Objective: To determine if the ages at pubertal milestones are associated with the prevalence of adolescent migraine. Background: Migraine headaches are a common disease in adolescent girls. Past studies have evaluated the relationship between age of onset of menarche and migraine headache, but none have studied earlier pubertal milestones such as thelarche and pubarche. Methods: In this cross-sectional study, a previously validated questionnaire was administered to girls (15–18 years) in Breast Cancer and the Environment Research Program puberty cohort to ascertain if they met criteria for migraine over the past year. Ages of pubertal development were ascertained by serial examinations beginning at 6–8 years of age and ending in late puberty. Logistic regression analyses determined if age of onset of each pubertal milestone (thelarche, pubarche, menarche separately) was associated with adolescent migraine after adjusting for other risk factors. Results: Of 761girls, 222 (29.2%) met the criteria for migraine. Later thelarche was associated with a lower odds of adolescent migraine (OR 0.83; 95% CI 0.72–0.97, p = 0.019). In models further adjusted for BASC-2 internalizing problems (n = 490), both later thelarche (OR 0.78; 95% CI 0.64–0.96, p = 0.016) and later menarche (OR 0.81; 95%CI 0.67–0.98, p = 0.026) were associated with a lower migraine prevalence. Internalizing problems (OR 1.05; 95% CI 1.03–1.07) externalizing problems (OR 1.05; 95% CI 1.02–1.07) and behavioral symptoms (OR 1.05; 95% CI 1.03–1.08) were associated with increased prevalence of migraine in separate models. Conclusions: Age of onset of thelarche and menarche, and internalizing, externalizing, and behavioral symptoms were all associated with adolescent migraine.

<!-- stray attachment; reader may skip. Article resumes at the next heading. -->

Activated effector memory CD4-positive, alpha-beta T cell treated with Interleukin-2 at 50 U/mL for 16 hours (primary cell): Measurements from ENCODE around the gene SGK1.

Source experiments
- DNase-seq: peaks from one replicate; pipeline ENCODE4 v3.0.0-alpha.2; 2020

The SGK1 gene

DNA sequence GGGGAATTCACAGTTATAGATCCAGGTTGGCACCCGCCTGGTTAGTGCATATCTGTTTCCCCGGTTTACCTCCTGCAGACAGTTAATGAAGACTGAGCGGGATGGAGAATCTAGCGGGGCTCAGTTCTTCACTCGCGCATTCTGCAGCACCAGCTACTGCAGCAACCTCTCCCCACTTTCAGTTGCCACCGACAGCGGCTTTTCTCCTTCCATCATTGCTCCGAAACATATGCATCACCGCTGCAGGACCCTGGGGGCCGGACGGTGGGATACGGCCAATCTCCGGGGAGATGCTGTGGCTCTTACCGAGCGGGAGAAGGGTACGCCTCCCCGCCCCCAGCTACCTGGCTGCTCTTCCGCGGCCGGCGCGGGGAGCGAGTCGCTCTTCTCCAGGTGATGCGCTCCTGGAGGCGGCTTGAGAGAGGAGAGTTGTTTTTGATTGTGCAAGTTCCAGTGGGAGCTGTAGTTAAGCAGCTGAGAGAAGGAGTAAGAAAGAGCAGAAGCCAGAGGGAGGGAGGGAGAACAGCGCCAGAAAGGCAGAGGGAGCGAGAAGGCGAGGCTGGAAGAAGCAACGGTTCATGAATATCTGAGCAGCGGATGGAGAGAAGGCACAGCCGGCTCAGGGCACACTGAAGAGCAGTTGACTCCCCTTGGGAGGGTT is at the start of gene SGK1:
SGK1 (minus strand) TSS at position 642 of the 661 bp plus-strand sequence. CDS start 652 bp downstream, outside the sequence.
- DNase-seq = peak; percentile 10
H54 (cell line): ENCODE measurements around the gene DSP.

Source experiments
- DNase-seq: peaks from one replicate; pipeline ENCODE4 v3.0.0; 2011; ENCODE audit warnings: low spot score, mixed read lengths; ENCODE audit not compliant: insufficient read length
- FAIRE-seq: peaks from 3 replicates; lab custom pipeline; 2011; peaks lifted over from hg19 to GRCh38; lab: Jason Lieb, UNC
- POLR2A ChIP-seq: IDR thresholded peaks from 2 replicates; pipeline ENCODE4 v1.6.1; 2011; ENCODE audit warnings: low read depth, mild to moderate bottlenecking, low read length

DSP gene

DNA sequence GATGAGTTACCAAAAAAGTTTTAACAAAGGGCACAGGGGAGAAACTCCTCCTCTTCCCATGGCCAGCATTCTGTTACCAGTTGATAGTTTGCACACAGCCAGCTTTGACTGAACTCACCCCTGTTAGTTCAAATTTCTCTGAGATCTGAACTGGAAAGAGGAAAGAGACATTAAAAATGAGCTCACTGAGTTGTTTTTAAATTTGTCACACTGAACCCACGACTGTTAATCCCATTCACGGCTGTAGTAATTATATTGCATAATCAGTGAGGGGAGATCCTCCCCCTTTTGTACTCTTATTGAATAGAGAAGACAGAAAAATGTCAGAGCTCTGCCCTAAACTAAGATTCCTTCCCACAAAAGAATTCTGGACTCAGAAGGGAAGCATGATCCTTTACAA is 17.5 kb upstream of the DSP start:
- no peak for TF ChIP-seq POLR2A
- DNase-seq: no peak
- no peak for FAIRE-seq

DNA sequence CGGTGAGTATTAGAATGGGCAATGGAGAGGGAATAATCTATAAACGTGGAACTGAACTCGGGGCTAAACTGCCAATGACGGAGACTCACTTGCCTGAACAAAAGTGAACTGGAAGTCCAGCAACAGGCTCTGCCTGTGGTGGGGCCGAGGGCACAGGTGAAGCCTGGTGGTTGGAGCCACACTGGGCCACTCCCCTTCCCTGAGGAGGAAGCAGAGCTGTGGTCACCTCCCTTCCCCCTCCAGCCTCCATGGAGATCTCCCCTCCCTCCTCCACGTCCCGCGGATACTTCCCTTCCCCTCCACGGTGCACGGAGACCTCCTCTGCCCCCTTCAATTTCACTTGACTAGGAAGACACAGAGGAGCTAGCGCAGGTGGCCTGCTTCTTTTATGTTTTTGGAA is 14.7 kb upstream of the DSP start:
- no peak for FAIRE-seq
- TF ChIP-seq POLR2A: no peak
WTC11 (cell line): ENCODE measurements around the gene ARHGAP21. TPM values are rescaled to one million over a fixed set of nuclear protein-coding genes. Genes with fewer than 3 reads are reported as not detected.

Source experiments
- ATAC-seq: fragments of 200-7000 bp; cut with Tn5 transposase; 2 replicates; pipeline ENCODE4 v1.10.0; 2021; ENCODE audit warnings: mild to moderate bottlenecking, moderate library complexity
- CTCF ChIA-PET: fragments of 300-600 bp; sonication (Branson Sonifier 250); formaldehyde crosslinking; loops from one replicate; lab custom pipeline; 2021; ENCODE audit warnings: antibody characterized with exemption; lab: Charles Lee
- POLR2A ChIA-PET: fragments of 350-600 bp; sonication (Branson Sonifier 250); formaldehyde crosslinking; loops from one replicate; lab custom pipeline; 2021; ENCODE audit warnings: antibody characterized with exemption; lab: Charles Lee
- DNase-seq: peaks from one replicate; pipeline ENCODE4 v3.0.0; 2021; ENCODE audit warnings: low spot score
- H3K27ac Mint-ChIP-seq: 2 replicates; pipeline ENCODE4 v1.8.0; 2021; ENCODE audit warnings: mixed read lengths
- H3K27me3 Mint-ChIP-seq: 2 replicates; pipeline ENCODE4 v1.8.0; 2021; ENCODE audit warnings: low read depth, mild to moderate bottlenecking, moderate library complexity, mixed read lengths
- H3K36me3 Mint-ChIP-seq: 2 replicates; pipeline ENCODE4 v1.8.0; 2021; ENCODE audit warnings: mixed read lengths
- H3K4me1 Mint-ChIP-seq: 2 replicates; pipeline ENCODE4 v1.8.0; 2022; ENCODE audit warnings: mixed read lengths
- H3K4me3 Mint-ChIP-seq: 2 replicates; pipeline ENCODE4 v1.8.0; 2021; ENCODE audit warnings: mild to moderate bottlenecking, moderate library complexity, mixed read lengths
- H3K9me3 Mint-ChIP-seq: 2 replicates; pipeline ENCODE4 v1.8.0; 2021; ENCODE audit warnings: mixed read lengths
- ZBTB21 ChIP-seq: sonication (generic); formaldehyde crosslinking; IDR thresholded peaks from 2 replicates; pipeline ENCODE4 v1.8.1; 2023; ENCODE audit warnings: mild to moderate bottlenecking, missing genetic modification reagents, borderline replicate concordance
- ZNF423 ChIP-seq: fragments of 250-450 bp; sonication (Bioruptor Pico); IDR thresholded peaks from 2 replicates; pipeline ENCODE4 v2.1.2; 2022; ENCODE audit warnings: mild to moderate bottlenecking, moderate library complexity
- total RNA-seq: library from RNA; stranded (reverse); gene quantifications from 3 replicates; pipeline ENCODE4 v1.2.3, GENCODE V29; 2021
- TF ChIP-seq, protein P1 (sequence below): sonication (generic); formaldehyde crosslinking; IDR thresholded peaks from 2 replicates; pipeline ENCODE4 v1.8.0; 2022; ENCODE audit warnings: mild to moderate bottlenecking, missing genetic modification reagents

- Adolescent girls
- Behavior traits